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Case Reports in Obstetrics and Gynecology
Volume 2012 (2012), Article ID 982039, 2 pages
Case Report

Obstetric Management of a Patient with Narcolepsy and Cataplexy: A Case Report

Department of Obstetrics & Gynaecology, Blackpool Teaching Hospitals, Whinney Heys Road, Blackpool, Lancashire FY3 8NR, UK

Received 25 March 2012; Accepted 15 July 2012

Academic Editors: K. Nasu and K. Takeuchi

Copyright © 2012 S. Ajayi et al. This is an open access article distributed under the Creative Commons Attribution License, which permits unrestricted use, distribution, and reproduction in any medium, provided the original work is properly cited.


We report the management of a patient who suffers from narcolepsy and cataplexy and presented to the clinic at 14 weeks of gestation. Her symptoms were resistant to modafinil but controlled with clomipramine and amphetamine. Discussion concerning mode of delivery for these patients is scarce in the literature. We discuss some issues surrounding the antenatal management and counselling regarding mode of delivery and postpartum care.

1. Introduction

Narcolepsy is a chronic neurological condition producing disruption to normal sleep pattern resulting into excessive daytime somnolence. Approximately 80% of the patients with narcolepsy suffer from cataplexy (involuntary loss of muscle tone) [1], and cataplexy is pathognomonic for narcolepsy. There is little information on outcome or management of this disorder in pregnancy. We report a case of successful management of pregnancy in a patient with narcolepsy and cataplexy.

2. Case Report

A 44-year-old G3 Para1 (previous normal vaginal delivery at term 24 years ago) with a past history of narcolepsy and cataplexy was referred to the combined medical/obstetrics antenatal clinic at 14 weeks of gestation.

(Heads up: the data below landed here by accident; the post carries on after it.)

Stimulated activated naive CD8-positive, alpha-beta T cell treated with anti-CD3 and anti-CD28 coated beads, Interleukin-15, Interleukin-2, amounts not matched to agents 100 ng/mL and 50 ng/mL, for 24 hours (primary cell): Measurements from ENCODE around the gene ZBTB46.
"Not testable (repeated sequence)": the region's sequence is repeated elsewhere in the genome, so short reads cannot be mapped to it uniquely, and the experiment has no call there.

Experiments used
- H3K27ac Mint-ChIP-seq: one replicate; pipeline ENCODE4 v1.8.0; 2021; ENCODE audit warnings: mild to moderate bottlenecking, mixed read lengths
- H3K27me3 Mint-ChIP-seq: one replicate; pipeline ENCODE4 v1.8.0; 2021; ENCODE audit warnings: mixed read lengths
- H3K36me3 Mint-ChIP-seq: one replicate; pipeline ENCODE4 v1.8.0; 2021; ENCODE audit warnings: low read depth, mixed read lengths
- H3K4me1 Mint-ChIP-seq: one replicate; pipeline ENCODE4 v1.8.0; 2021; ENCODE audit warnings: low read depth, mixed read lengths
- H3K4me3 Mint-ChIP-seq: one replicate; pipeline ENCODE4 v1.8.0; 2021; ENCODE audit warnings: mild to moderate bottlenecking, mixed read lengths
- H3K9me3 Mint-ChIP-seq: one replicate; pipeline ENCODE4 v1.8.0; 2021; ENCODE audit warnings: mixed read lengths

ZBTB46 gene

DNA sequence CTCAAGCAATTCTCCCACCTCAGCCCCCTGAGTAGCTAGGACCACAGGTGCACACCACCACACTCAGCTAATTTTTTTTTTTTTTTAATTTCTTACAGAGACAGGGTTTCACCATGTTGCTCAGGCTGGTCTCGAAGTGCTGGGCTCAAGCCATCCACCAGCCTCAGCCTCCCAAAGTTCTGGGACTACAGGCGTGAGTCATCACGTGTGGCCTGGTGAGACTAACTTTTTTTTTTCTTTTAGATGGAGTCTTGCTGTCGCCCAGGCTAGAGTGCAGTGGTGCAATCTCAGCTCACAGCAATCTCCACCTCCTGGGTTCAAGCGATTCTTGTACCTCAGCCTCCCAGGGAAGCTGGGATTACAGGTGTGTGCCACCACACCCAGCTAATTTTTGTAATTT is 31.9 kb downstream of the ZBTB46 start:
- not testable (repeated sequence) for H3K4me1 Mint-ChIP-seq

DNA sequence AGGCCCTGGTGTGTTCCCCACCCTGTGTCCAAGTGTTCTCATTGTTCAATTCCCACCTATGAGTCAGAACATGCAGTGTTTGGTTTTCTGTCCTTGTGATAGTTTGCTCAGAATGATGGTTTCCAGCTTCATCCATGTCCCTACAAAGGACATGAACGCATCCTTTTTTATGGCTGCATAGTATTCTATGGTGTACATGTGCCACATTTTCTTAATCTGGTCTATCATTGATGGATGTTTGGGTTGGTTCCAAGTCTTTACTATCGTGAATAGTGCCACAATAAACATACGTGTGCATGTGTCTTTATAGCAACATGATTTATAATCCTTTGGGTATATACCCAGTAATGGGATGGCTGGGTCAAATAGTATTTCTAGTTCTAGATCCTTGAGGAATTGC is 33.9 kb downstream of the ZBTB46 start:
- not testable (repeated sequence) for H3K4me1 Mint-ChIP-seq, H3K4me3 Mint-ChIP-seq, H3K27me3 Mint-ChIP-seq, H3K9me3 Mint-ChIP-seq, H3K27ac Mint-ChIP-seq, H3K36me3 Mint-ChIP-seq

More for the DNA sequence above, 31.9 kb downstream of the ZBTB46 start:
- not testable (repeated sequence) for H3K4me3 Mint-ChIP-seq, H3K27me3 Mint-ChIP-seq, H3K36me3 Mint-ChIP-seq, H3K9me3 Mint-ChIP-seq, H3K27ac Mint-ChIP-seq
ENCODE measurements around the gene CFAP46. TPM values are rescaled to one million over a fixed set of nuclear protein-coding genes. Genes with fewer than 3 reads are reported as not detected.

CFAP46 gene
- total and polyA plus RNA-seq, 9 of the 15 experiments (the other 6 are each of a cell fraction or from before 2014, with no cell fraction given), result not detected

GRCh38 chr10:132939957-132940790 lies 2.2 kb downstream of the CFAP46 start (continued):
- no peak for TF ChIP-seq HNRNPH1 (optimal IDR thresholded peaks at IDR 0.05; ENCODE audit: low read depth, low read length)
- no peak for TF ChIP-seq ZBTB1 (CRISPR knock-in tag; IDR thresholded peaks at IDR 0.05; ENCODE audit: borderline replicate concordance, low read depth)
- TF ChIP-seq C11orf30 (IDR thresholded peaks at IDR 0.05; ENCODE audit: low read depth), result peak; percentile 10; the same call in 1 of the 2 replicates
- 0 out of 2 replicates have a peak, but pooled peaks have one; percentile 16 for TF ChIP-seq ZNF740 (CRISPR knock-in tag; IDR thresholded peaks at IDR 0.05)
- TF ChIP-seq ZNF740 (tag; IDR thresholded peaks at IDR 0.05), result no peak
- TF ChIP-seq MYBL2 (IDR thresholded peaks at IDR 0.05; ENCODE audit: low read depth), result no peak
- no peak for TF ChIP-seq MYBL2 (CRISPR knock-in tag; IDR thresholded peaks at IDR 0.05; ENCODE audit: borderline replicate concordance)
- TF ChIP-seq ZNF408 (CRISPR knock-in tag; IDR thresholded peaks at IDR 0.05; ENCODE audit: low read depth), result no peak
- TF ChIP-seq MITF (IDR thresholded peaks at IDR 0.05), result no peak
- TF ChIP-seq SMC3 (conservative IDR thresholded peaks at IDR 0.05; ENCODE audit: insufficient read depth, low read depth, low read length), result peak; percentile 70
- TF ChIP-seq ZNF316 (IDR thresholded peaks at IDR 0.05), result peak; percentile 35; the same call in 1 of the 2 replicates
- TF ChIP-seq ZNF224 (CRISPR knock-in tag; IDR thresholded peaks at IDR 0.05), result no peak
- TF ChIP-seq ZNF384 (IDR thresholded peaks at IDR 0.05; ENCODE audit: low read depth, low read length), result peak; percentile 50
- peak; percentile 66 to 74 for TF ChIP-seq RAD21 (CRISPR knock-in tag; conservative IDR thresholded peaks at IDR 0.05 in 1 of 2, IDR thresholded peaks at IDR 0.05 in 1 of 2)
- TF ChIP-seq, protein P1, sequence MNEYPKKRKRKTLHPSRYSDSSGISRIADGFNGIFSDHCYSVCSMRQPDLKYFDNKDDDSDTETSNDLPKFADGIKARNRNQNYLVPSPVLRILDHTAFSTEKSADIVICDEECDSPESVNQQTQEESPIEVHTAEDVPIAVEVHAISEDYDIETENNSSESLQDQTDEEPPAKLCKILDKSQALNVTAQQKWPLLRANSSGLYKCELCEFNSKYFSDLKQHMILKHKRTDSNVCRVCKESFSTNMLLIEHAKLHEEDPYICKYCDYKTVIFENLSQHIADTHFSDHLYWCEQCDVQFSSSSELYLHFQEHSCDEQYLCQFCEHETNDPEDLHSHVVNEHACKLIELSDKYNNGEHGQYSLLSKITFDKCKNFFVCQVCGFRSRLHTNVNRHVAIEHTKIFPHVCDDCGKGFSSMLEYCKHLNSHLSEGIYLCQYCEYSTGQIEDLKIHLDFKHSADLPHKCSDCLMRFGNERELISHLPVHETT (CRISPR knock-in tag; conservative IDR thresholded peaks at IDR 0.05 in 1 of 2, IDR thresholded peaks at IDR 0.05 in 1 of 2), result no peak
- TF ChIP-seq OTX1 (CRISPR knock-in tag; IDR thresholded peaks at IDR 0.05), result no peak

Narcolepsy and cataplexy was diagnosed in January 2005 and since then had been under regular Neurological review. She had developed daytime sleepiness, cataplexy, sleep paralysis, and hallucination on going to sleep. Cataplexy was controlled with clomipramine, and amphetamine (dexamphetamine) was started in November 2010 when her symptoms worsened. Her symptoms were resistant to modafinil.

Antenatally the patient was managed in conjunction with the neurologist, and referral was made to the anaesthetist, and a paediatric alert was made in view of amphetamine use in early pregnancy. The pregnancy proceeded uneventfully, and the dose of dexamphetamine was reduced during the pregnancy and eventually discontinued at 24 weeks of gestation.

She was reviewed by the anaesthetist at 36 weeks of gestation due to concerns regarding option of analgesia and mode of delivery if she presents in labour. She was also reviewed by the consultant obstetrician and after weighing the benefits and risks of elective delivery versus spontaneous labour opted for an elective Caesarean section at nearly 38 weeks of gestation with steroid cover as per unit protocol.

The Caesarean section was performed under spinal analgesia and was uneventful. A female baby weighing 2.84 Kg was delivered with Apgar score 7, 10, and 10 at 1st, 5th, and 10th minutes of life. Cord gases were pH (V) 7.383 BE-2.8, pH (A) 7.361 BE-6.1.

Baby needed only facial oxygen at birth. Neonatal abstinence syndrome (NAS) scoring was not required for baby.

3. Discussion